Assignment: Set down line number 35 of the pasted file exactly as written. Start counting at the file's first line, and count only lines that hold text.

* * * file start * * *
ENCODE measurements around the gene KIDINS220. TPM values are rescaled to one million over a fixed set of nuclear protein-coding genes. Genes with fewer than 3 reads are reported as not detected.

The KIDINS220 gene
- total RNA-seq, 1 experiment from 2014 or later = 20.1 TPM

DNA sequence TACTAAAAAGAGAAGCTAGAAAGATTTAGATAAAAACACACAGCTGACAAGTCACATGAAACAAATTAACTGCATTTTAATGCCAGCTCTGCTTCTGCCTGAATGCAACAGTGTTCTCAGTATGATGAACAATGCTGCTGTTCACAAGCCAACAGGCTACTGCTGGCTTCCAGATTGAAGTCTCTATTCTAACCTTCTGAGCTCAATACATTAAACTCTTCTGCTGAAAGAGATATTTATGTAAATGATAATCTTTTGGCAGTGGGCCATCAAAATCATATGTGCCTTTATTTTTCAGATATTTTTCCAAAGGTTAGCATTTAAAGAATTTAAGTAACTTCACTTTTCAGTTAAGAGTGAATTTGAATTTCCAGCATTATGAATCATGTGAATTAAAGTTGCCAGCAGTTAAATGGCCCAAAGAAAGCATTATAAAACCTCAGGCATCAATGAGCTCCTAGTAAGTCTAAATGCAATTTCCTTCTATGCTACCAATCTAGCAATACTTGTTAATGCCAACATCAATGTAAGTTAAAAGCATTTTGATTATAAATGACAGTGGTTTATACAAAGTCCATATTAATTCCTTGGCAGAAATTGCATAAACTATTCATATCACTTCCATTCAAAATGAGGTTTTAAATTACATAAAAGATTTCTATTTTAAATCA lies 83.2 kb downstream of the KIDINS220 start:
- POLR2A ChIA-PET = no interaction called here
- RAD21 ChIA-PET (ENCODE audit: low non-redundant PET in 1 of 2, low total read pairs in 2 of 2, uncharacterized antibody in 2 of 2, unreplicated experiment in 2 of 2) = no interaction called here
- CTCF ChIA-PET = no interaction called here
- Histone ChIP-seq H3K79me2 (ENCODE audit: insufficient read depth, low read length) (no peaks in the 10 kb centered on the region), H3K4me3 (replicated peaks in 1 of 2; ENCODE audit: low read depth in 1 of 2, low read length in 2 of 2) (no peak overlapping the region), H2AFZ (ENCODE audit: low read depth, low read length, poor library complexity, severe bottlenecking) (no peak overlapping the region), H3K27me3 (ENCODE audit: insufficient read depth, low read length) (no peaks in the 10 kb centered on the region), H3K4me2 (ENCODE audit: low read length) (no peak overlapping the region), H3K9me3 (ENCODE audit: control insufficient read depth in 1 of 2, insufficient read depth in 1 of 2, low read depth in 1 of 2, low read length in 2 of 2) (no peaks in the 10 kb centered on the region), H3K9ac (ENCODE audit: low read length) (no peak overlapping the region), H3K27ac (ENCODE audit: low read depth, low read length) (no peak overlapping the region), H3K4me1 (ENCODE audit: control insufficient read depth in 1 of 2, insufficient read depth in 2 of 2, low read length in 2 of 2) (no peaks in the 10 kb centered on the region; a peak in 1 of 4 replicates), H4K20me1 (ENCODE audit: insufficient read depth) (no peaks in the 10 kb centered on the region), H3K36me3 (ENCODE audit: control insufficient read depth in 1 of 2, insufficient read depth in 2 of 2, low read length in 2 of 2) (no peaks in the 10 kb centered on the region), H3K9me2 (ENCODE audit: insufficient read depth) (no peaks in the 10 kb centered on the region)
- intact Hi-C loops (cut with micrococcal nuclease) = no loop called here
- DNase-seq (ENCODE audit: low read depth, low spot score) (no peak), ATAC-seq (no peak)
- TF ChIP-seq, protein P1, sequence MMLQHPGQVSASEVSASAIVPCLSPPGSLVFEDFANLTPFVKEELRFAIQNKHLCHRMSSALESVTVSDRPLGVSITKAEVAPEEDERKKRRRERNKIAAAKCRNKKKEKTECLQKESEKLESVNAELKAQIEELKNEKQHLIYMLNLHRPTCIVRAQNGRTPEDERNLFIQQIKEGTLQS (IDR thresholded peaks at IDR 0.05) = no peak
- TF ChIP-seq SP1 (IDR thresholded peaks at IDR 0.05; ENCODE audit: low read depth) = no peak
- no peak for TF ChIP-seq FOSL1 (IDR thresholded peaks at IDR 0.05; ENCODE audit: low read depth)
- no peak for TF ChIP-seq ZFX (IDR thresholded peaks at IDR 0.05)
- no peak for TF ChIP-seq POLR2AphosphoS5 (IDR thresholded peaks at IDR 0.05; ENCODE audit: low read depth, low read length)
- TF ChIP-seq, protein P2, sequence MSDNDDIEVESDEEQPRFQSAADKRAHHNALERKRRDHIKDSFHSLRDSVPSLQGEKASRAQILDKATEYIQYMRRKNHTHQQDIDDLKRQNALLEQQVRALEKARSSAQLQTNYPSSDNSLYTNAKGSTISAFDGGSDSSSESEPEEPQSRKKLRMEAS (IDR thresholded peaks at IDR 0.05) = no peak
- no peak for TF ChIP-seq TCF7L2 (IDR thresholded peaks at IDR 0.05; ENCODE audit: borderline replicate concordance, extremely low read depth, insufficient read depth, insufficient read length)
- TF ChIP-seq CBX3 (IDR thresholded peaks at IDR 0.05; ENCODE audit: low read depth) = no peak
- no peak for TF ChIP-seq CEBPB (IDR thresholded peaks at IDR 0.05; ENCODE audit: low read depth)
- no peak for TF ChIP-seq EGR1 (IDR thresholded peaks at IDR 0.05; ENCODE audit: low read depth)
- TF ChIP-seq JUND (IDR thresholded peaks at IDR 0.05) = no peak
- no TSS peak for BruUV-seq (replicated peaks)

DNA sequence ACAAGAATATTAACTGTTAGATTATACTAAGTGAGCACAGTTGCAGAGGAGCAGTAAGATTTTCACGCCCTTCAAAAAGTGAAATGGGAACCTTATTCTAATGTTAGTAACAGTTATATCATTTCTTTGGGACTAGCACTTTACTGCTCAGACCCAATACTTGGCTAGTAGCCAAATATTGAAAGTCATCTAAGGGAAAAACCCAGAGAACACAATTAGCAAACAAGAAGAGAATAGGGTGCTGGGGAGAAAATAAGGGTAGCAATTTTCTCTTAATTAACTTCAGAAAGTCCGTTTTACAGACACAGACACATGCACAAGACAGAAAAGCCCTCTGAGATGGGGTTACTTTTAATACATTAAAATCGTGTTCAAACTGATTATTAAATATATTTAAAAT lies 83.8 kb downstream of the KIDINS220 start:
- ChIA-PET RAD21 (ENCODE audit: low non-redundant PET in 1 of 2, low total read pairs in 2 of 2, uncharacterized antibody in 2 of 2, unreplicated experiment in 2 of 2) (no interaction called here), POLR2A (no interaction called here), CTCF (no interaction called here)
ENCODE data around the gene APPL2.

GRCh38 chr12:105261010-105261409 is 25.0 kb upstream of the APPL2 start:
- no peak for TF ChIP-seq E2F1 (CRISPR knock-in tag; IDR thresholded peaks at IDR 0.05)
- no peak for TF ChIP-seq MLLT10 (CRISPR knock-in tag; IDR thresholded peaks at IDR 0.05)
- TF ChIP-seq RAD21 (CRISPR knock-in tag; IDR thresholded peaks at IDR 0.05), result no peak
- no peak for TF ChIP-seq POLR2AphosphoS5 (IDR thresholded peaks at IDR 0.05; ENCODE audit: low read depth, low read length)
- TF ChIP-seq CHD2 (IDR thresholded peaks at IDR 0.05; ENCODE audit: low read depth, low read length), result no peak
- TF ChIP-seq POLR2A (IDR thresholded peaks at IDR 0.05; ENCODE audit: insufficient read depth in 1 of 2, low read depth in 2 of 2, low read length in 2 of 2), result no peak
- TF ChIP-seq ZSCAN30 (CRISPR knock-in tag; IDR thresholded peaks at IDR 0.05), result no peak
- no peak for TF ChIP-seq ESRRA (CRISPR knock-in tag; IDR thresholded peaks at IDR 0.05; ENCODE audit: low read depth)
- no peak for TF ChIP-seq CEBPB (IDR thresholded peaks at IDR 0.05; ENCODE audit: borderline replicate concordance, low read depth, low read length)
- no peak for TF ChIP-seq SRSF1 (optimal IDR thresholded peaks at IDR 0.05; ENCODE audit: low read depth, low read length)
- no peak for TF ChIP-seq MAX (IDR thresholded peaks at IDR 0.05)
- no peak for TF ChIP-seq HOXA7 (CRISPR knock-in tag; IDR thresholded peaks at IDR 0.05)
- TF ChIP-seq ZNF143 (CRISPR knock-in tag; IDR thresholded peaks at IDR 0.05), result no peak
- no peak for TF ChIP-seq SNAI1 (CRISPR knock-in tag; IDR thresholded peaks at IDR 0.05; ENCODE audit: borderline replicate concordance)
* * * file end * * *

- no peak for TF ChIP-seq CEBPB (IDR thresholded peaks at IDR 0.05; ENCODE audit: borderline replicate concordance, low read depth, low read length)